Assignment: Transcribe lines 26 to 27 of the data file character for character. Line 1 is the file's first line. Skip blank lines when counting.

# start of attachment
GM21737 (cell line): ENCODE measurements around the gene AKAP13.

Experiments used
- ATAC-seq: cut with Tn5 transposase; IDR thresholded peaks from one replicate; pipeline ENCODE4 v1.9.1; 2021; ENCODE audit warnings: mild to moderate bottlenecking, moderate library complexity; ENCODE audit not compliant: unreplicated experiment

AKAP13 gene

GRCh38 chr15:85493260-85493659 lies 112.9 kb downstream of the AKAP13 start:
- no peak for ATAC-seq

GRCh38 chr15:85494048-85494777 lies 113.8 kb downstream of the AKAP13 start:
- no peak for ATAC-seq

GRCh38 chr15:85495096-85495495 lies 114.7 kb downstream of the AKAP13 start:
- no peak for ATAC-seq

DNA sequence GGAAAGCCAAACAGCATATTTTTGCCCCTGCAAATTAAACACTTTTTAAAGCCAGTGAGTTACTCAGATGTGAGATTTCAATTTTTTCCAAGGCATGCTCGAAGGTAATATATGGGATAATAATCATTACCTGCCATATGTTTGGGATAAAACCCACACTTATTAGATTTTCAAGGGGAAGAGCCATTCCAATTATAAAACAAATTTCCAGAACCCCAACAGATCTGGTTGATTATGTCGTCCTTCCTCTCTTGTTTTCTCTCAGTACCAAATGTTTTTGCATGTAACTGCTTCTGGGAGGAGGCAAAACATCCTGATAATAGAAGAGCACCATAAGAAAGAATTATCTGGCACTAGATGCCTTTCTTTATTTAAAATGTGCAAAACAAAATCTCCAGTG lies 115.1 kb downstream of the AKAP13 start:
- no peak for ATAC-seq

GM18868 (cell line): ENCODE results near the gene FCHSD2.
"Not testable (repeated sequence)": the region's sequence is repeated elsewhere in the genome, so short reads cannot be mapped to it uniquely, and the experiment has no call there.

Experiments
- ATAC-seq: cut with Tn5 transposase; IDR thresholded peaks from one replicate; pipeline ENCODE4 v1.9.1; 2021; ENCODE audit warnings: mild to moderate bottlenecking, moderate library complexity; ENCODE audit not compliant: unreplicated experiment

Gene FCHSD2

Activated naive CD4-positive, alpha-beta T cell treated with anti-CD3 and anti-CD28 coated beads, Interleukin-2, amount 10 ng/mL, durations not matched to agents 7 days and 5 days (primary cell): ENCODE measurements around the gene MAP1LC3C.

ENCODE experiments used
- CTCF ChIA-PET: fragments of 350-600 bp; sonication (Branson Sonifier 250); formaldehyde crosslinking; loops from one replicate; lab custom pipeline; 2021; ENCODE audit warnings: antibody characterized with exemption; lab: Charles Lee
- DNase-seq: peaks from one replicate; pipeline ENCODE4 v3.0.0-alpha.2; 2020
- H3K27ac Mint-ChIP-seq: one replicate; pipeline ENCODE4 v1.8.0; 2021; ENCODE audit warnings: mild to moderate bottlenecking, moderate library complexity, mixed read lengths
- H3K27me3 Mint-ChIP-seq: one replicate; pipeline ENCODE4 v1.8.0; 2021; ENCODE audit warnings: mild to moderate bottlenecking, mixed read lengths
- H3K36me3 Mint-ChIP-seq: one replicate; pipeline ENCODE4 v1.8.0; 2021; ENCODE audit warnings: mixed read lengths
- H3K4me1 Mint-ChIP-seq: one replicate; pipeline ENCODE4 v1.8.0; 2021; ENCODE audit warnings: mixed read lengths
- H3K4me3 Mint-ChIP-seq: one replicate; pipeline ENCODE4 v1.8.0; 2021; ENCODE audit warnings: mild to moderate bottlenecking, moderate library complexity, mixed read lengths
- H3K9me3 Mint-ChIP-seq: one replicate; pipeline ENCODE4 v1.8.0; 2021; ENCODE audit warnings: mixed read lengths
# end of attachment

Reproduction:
- H3K4me3 Mint-ChIP-seq: one replicate; pipeline ENCODE4 v1.8.0; 2021; ENCODE audit warnings: mild to moderate bottlenecking, moderate library complexity, mixed read lengths
- H3K9me3 Mint-ChIP-seq: one replicate; pipeline ENCODE4 v1.8.0; 2021; ENCODE audit warnings: mixed read lengths